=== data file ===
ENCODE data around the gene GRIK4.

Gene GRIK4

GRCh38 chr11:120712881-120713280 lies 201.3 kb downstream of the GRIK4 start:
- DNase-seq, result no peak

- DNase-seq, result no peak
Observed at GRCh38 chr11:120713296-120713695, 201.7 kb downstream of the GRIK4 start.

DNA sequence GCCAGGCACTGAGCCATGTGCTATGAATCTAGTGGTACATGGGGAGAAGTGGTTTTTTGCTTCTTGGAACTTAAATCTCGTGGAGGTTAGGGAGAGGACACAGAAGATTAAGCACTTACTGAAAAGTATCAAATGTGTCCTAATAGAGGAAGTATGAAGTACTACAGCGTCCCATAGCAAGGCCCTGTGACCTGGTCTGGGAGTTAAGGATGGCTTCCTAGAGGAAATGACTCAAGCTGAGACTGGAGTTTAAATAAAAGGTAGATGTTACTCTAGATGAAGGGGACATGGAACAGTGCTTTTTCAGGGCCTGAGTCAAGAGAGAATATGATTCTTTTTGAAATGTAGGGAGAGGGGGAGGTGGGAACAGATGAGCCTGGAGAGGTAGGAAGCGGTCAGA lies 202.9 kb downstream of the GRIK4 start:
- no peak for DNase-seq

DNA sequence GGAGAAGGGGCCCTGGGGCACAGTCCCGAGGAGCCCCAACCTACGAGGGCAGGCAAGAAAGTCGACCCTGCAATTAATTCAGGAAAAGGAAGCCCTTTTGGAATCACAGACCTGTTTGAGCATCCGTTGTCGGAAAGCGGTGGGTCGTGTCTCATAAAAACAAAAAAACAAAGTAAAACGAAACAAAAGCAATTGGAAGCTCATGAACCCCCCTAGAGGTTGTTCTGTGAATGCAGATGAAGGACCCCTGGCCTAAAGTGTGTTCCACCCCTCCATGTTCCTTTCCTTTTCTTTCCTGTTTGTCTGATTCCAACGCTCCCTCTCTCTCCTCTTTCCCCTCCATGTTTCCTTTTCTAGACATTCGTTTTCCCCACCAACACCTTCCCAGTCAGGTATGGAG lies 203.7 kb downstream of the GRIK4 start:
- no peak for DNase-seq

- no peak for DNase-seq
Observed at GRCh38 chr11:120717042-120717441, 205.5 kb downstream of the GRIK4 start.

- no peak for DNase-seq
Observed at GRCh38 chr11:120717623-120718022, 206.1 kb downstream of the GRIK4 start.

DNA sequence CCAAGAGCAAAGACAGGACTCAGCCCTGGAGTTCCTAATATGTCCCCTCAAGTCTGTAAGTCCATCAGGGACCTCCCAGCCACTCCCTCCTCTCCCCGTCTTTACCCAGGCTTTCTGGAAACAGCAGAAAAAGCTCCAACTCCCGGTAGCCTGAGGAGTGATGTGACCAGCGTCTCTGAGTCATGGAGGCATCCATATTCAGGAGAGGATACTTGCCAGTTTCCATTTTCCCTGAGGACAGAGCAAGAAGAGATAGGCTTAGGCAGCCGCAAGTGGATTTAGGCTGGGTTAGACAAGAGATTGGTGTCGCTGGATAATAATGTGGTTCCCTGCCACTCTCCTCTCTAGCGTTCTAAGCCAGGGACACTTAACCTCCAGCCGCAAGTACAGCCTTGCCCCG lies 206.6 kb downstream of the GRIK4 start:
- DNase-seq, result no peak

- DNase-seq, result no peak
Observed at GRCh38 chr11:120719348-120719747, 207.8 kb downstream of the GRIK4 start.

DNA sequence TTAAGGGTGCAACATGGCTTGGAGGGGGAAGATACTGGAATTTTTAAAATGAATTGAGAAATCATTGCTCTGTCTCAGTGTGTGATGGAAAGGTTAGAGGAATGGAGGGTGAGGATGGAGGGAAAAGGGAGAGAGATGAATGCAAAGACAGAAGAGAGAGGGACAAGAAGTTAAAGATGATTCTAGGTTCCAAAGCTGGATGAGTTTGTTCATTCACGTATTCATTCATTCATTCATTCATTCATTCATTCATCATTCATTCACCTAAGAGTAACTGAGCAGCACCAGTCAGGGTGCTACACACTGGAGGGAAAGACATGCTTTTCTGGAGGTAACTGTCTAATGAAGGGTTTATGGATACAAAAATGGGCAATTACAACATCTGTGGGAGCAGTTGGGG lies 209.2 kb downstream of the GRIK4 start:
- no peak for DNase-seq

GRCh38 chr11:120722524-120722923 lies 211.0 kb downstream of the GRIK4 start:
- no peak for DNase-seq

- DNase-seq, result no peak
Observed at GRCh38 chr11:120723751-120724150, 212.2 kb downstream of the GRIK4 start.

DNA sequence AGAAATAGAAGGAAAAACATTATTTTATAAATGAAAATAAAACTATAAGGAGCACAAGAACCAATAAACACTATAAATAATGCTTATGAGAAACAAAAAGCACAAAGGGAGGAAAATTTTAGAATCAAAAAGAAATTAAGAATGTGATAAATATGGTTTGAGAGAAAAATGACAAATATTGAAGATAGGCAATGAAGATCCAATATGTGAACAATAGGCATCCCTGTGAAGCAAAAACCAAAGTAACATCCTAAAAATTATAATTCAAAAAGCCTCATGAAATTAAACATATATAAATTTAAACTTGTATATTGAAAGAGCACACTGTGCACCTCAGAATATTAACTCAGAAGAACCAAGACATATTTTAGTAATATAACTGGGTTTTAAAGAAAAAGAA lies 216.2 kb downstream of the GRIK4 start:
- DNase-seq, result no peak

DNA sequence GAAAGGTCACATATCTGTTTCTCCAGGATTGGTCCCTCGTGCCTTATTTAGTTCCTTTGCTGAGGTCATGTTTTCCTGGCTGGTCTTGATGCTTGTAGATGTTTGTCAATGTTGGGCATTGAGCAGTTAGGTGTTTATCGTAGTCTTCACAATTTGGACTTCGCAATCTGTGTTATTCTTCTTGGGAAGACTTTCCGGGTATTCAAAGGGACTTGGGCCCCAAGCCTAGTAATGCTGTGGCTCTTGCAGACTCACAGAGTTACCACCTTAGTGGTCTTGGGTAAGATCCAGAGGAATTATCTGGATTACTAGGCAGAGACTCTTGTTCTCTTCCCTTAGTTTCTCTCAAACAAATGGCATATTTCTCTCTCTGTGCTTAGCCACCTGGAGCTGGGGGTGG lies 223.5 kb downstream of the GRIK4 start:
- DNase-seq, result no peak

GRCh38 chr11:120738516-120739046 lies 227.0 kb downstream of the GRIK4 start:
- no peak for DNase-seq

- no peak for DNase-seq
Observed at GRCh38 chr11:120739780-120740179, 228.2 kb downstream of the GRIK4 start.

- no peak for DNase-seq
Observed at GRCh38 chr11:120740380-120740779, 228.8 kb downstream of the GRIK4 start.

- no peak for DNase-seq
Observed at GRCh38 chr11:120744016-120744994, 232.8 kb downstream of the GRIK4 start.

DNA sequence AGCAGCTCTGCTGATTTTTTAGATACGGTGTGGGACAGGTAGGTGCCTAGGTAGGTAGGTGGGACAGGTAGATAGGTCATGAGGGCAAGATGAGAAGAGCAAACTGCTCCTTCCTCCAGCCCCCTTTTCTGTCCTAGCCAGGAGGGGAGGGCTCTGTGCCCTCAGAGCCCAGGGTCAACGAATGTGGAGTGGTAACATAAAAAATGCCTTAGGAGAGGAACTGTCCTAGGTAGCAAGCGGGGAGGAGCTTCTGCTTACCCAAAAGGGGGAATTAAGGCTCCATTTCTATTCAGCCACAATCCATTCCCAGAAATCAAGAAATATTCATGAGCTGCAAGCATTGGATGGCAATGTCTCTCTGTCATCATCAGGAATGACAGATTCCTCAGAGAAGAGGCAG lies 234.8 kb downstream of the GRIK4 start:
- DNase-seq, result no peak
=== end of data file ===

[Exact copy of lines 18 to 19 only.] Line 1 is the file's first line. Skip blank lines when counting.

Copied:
Observed at GRCh38 chr11:120719348-120719747, 207.8 kb downstream of the GRIK4 start.

DNA sequence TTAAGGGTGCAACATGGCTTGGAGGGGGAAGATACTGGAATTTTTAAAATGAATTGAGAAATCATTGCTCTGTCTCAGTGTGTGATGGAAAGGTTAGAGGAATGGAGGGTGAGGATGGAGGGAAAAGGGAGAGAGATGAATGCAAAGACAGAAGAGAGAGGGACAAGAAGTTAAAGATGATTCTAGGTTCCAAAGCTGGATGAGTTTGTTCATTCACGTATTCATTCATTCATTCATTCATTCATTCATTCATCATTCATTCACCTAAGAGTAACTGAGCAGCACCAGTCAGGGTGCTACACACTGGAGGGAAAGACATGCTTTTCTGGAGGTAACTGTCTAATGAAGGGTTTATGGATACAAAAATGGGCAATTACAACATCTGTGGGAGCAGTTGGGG lies 209.2 kb downstream of the GRIK4 start: